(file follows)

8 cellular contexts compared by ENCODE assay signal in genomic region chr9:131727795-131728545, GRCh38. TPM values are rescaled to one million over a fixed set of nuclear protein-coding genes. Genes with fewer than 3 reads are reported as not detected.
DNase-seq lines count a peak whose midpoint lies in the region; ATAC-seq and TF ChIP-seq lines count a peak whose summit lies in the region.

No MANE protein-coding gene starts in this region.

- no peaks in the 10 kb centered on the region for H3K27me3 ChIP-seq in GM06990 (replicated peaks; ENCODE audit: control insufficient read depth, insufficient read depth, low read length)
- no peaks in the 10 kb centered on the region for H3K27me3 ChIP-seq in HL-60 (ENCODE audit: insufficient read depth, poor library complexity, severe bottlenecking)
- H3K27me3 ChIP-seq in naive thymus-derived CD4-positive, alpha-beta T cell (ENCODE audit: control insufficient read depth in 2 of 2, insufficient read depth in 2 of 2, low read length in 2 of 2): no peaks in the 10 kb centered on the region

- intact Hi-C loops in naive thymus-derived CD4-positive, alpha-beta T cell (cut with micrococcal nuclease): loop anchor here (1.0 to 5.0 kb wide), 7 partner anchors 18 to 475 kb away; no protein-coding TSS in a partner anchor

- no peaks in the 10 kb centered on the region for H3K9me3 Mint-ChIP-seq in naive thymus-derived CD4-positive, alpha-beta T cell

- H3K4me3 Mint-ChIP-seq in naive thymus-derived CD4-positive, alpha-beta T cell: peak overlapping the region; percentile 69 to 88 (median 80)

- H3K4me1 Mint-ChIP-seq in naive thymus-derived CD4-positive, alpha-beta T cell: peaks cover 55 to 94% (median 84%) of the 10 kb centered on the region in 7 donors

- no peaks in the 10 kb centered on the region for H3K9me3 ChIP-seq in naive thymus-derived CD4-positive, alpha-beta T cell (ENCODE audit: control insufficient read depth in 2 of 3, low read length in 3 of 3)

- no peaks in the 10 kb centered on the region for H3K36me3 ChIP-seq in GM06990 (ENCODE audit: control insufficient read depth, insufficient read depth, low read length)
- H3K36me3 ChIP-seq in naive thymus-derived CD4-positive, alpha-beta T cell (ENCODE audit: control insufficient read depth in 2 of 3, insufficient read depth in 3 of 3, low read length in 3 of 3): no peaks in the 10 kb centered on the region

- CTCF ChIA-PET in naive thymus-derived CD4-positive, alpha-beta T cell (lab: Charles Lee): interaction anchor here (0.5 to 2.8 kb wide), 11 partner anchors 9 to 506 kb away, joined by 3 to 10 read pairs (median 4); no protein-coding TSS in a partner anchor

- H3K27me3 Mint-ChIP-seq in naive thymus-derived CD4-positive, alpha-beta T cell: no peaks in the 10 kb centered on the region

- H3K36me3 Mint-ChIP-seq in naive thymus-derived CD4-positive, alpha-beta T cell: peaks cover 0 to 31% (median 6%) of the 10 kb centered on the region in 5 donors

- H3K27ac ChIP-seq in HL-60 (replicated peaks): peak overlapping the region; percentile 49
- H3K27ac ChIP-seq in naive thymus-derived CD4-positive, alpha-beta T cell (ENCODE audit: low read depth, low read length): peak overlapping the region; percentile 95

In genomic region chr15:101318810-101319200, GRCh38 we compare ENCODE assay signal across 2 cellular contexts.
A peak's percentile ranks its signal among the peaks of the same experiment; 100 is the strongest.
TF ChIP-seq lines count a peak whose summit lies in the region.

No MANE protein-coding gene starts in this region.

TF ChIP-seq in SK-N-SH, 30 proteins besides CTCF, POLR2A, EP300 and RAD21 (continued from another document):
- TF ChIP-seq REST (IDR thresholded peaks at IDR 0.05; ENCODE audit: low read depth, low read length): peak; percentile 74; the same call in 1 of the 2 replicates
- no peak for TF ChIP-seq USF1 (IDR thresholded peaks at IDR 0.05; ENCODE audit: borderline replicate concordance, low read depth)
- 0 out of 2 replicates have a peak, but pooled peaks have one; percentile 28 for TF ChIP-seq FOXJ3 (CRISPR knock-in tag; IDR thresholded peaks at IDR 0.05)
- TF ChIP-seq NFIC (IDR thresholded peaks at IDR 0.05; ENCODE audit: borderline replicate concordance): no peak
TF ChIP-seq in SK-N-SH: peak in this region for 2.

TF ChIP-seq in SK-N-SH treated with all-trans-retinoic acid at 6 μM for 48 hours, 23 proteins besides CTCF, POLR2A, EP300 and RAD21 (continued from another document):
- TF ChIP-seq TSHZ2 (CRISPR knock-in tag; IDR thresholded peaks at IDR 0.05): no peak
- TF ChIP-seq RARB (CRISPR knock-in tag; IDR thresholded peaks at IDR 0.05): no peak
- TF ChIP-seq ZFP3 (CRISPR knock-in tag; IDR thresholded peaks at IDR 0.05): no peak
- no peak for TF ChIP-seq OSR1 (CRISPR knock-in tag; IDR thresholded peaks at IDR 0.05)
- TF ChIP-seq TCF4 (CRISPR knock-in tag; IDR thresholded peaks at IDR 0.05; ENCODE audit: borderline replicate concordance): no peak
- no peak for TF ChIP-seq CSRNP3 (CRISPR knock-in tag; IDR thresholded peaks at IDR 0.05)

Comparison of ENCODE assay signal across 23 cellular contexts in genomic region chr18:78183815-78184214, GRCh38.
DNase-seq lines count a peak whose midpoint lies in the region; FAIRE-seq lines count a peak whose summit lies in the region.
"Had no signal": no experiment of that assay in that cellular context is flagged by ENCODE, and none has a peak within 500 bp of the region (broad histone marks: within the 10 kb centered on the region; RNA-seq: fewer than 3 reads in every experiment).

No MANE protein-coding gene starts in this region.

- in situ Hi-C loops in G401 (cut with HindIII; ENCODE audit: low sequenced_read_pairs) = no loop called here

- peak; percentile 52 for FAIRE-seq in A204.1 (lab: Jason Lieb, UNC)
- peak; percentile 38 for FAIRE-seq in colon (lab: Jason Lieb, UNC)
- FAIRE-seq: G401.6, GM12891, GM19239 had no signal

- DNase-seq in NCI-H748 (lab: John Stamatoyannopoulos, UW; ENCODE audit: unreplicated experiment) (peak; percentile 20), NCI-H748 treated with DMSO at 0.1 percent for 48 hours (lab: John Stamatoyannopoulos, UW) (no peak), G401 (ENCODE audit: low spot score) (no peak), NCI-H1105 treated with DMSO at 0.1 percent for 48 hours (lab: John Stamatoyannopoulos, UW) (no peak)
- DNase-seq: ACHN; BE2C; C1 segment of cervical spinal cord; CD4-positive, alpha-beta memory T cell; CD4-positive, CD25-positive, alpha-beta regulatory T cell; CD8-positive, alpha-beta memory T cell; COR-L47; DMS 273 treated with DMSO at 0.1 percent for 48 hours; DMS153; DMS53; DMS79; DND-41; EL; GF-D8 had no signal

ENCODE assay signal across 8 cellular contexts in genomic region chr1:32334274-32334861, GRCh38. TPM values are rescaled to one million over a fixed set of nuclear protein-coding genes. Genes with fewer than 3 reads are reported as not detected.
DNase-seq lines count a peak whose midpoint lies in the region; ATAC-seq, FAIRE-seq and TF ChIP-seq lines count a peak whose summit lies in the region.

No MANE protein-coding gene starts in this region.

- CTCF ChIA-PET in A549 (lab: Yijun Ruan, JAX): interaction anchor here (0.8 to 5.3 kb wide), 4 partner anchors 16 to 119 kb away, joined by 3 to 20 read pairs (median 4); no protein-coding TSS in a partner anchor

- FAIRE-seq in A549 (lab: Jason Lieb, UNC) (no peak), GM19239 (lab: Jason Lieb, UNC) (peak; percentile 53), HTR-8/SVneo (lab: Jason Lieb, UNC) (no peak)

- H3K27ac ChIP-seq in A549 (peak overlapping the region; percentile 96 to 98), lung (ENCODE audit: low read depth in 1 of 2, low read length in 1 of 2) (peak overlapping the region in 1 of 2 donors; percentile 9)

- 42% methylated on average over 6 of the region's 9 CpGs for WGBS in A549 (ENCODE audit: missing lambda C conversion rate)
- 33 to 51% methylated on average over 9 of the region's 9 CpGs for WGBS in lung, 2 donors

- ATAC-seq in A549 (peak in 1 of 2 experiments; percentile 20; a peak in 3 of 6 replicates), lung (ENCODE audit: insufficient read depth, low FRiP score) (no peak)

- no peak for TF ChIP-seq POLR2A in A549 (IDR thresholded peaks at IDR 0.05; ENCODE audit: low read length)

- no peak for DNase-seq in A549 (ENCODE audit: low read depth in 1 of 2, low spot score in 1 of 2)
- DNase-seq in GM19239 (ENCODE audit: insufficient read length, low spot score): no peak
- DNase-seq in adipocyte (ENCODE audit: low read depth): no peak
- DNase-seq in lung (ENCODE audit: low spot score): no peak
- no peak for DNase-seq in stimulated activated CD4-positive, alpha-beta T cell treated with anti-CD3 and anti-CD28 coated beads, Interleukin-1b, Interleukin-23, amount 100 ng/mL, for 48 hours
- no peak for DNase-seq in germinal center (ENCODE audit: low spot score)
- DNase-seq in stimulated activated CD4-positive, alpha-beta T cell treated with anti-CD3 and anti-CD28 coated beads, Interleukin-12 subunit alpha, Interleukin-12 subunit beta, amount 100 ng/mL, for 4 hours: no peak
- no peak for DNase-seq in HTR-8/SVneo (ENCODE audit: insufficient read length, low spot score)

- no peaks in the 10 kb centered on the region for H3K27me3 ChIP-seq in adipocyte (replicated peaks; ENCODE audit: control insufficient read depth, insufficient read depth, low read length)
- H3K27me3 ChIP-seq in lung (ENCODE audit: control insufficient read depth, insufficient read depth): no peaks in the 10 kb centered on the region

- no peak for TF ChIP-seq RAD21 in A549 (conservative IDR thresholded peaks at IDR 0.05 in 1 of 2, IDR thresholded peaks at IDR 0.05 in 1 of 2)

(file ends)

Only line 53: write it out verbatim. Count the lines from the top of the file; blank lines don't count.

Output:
- 33 to 51% methylated on average over 9 of the region's 9 CpGs for WGBS in lung, 2 donors